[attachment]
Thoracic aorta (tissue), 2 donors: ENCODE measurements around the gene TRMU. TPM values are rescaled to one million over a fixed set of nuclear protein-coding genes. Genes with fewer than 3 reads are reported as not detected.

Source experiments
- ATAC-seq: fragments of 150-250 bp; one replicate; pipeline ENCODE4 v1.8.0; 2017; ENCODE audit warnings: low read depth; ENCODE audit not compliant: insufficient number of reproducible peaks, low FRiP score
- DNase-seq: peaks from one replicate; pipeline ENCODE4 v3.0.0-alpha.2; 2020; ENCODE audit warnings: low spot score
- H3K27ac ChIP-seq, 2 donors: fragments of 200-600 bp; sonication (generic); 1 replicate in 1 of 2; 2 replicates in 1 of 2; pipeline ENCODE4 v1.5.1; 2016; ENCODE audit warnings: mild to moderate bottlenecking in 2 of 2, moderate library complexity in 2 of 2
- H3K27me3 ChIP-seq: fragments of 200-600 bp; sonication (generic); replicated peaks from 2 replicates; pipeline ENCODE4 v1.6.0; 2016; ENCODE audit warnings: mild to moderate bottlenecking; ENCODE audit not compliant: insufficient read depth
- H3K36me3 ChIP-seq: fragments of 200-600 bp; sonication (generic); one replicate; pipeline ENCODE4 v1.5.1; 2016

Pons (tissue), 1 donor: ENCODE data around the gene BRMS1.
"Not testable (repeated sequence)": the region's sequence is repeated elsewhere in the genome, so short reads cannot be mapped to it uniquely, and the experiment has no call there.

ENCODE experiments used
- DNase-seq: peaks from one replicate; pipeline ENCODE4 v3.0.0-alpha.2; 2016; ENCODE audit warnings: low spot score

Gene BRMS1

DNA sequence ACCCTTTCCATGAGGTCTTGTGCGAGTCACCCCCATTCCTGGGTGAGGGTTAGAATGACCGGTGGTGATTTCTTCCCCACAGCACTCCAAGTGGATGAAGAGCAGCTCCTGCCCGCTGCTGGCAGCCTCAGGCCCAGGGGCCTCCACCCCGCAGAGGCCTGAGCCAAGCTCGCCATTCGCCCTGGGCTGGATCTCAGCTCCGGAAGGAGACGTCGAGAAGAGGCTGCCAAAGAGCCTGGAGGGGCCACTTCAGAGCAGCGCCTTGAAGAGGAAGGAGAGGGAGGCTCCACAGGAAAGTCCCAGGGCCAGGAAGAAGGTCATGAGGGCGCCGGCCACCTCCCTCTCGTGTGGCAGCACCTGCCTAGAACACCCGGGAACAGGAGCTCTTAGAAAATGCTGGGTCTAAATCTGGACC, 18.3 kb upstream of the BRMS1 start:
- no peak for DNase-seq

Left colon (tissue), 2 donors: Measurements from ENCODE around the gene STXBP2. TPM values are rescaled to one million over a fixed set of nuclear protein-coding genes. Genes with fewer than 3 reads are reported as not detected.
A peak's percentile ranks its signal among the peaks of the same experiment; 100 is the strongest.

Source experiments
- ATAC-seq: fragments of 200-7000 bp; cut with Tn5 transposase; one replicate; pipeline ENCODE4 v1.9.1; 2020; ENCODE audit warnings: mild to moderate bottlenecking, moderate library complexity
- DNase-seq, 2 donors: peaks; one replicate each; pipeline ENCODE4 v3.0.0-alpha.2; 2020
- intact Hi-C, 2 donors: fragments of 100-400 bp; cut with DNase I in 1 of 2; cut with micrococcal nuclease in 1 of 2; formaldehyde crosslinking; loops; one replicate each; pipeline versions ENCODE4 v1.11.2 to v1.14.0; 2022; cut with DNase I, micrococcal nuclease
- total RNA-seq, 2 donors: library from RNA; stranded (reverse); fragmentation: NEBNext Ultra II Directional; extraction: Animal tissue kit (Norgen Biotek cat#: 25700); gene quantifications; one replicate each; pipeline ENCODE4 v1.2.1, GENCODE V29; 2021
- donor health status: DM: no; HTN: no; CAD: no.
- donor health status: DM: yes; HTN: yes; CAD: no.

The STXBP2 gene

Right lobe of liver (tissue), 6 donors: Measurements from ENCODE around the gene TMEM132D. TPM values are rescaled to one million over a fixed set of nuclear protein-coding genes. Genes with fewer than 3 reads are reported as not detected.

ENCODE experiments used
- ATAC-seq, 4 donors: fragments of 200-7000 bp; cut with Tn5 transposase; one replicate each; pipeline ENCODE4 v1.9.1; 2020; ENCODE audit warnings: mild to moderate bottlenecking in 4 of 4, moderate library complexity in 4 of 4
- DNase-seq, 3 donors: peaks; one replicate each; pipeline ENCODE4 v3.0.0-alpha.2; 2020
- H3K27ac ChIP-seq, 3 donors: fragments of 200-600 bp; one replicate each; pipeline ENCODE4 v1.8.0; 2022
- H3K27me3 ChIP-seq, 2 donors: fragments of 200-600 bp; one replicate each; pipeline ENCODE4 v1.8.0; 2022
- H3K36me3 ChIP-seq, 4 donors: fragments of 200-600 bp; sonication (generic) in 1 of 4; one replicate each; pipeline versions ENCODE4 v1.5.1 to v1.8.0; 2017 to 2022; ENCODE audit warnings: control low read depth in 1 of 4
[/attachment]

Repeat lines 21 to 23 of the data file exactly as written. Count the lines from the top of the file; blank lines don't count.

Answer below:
- total RNA-seq, 2 donors: library from RNA; stranded (reverse); fragmentation: NEBNext Ultra II Directional; extraction: Animal tissue kit (Norgen Biotek cat#: 25700); gene quantifications; one replicate each; pipeline ENCODE4 v1.2.1, GENCODE V29; 2021
- donor health status: DM: no; HTN: no; CAD: no.
- donor health status: DM: yes; HTN: yes; CAD: no.